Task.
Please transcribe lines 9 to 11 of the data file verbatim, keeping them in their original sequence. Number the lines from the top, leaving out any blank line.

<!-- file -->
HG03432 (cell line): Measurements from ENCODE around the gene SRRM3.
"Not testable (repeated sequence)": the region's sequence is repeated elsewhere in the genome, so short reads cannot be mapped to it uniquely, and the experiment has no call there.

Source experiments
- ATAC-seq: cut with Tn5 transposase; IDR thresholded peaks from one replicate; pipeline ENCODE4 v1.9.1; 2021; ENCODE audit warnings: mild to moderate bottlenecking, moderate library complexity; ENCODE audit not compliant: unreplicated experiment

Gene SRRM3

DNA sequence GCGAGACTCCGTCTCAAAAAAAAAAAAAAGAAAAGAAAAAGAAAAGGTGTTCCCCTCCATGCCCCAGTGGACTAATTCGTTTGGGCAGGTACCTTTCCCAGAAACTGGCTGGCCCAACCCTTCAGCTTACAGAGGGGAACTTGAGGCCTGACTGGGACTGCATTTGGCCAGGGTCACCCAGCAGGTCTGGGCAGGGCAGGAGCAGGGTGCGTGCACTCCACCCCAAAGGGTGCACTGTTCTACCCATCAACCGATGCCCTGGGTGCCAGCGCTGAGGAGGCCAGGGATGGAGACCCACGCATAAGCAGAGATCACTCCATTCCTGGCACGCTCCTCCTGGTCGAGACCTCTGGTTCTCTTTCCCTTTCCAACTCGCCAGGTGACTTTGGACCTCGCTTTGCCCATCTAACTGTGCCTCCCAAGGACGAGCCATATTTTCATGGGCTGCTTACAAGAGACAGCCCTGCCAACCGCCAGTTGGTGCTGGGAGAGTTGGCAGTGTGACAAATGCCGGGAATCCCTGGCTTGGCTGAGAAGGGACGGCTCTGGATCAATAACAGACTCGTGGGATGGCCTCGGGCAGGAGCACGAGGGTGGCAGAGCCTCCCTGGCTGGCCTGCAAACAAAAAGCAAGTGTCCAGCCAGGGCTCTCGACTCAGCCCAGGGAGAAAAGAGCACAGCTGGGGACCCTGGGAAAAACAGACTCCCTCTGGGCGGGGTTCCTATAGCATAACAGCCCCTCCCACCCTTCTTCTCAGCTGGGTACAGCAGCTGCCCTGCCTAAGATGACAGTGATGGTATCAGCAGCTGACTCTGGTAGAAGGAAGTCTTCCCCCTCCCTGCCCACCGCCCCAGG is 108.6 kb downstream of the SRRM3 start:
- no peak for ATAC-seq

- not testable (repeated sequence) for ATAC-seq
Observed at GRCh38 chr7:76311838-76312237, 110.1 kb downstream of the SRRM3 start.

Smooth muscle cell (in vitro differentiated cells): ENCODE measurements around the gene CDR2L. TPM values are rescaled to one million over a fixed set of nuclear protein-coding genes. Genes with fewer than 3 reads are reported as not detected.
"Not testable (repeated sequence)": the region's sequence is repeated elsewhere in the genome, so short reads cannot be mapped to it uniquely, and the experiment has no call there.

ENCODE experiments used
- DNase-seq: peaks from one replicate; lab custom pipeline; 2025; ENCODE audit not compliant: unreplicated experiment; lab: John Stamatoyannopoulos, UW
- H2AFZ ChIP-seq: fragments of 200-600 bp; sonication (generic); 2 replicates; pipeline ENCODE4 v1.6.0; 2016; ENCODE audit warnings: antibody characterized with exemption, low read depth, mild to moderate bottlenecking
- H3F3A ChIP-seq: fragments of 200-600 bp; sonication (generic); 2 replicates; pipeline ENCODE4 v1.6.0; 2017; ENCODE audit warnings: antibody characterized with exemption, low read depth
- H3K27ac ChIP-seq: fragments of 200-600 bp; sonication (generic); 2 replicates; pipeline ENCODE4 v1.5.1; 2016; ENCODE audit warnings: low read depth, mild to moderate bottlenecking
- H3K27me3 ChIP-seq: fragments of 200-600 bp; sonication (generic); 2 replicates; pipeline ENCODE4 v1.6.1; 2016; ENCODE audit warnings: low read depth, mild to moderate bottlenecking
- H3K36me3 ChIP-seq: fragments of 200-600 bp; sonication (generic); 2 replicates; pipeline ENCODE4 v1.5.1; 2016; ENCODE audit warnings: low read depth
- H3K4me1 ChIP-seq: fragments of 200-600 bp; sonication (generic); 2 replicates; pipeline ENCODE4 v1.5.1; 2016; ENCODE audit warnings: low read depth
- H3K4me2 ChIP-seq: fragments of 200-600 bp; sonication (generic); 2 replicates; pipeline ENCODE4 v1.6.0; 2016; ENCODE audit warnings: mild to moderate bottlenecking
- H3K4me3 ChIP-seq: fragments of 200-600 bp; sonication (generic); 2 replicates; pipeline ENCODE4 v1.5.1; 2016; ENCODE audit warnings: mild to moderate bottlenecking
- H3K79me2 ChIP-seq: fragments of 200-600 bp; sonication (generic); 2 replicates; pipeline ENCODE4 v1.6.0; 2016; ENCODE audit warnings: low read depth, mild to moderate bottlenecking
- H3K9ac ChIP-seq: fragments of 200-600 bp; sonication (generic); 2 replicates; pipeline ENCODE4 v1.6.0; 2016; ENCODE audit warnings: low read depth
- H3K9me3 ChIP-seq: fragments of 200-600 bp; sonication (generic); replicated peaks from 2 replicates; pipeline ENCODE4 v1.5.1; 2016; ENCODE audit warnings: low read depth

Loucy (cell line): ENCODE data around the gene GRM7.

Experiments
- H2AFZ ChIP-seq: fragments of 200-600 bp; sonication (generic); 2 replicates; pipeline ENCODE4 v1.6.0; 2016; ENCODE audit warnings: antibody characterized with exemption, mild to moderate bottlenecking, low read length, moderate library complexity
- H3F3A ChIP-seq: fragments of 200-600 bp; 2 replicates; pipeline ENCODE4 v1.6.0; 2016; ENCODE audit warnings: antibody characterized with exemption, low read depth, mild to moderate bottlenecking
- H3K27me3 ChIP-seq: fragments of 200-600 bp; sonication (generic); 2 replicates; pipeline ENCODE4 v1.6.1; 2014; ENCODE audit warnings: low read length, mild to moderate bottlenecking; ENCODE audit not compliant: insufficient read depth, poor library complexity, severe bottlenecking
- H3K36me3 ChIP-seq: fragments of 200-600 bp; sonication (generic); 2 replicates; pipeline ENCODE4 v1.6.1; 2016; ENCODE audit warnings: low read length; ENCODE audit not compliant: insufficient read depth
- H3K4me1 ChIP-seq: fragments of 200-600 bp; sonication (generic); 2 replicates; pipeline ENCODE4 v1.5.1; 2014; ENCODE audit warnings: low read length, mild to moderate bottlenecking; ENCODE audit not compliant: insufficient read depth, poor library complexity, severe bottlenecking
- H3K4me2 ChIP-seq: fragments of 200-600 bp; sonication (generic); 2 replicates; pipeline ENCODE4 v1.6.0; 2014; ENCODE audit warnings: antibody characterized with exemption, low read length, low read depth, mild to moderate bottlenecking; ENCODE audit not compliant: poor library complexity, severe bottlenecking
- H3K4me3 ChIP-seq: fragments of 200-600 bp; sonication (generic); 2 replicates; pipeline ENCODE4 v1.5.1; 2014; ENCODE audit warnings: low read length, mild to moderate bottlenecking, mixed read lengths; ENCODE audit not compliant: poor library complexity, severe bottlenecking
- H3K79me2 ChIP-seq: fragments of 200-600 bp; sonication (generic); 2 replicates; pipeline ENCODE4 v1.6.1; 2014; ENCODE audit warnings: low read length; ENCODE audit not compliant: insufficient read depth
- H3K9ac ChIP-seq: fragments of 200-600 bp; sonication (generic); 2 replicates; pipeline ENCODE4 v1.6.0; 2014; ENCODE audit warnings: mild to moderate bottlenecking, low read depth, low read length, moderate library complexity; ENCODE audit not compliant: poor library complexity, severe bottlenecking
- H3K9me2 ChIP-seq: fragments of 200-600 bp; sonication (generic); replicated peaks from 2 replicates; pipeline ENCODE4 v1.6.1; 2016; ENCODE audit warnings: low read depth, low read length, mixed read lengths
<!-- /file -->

Observed at GRCh38 chr7:76311838-76312237, 110.1 kb downstream of the SRRM3 start.

Smooth muscle cell (in vitro differentiated cells): ENCODE measurements around the gene CDR2L. TPM values are rescaled to one million over a fixed set of nuclear protein-coding genes. Genes with fewer than 3 reads are reported as not detected.
"Not testable (repeated sequence)": the region's sequence is repeated elsewhere in the genome, so short reads cannot be mapped to it uniquely, and the experiment has no call there.